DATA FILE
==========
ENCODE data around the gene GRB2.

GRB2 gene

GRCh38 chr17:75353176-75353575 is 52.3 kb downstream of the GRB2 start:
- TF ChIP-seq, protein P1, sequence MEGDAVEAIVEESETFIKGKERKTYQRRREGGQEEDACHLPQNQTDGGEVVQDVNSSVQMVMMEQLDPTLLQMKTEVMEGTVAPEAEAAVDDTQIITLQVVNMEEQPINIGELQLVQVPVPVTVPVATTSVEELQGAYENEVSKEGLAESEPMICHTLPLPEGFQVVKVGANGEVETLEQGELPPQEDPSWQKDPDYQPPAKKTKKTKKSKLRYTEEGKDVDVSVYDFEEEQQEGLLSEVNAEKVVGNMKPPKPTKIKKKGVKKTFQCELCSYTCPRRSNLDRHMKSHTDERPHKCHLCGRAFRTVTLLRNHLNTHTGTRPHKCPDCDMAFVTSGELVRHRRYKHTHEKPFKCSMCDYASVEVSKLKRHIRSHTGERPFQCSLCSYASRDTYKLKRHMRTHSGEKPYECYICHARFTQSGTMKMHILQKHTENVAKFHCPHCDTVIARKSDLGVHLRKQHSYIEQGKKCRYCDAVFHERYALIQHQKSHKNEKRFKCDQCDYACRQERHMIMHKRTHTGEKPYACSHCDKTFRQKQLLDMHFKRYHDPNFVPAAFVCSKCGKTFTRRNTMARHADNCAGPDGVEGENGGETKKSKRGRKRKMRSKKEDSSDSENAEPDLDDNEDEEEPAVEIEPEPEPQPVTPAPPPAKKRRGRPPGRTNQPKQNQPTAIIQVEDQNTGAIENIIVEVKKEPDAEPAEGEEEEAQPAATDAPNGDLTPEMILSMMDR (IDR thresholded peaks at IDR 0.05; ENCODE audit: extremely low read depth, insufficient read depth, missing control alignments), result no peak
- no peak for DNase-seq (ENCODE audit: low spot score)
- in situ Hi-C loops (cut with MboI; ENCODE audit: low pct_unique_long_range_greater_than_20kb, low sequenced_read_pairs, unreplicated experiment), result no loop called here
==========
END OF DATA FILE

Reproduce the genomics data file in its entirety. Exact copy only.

ENCODE data around the gene GRB2.

GRB2 gene

GRCh38 chr17:75353176-75353575 is 52.3 kb downstream of the GRB2 start:
- TF ChIP-seq, protein P1, sequence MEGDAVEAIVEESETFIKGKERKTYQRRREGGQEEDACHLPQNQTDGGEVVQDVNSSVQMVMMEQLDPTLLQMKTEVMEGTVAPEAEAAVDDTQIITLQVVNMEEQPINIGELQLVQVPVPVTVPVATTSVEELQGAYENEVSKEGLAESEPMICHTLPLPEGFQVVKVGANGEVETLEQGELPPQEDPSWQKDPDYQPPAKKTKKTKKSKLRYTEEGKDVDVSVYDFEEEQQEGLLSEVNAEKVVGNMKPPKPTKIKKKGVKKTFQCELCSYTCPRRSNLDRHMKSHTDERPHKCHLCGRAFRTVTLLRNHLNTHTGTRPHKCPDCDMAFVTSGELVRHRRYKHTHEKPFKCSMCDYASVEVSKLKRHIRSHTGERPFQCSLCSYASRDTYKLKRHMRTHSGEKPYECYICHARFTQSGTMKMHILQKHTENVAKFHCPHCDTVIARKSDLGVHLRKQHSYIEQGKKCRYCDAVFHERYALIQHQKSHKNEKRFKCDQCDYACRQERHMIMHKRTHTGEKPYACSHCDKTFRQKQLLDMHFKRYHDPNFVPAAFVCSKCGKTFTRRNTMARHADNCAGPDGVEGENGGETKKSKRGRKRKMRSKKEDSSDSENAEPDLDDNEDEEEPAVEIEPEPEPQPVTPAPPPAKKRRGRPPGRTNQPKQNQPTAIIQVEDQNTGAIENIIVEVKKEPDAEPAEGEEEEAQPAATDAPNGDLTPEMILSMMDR (IDR thresholded peaks at IDR 0.05; ENCODE audit: extremely low read depth, insufficient read depth, missing control alignments), result no peak
- no peak for DNase-seq (ENCODE audit: low spot score)
- in situ Hi-C loops (cut with MboI; ENCODE audit: low pct_unique_long_range_greater_than_20kb, low sequenced_read_pairs, unreplicated experiment), result no loop called here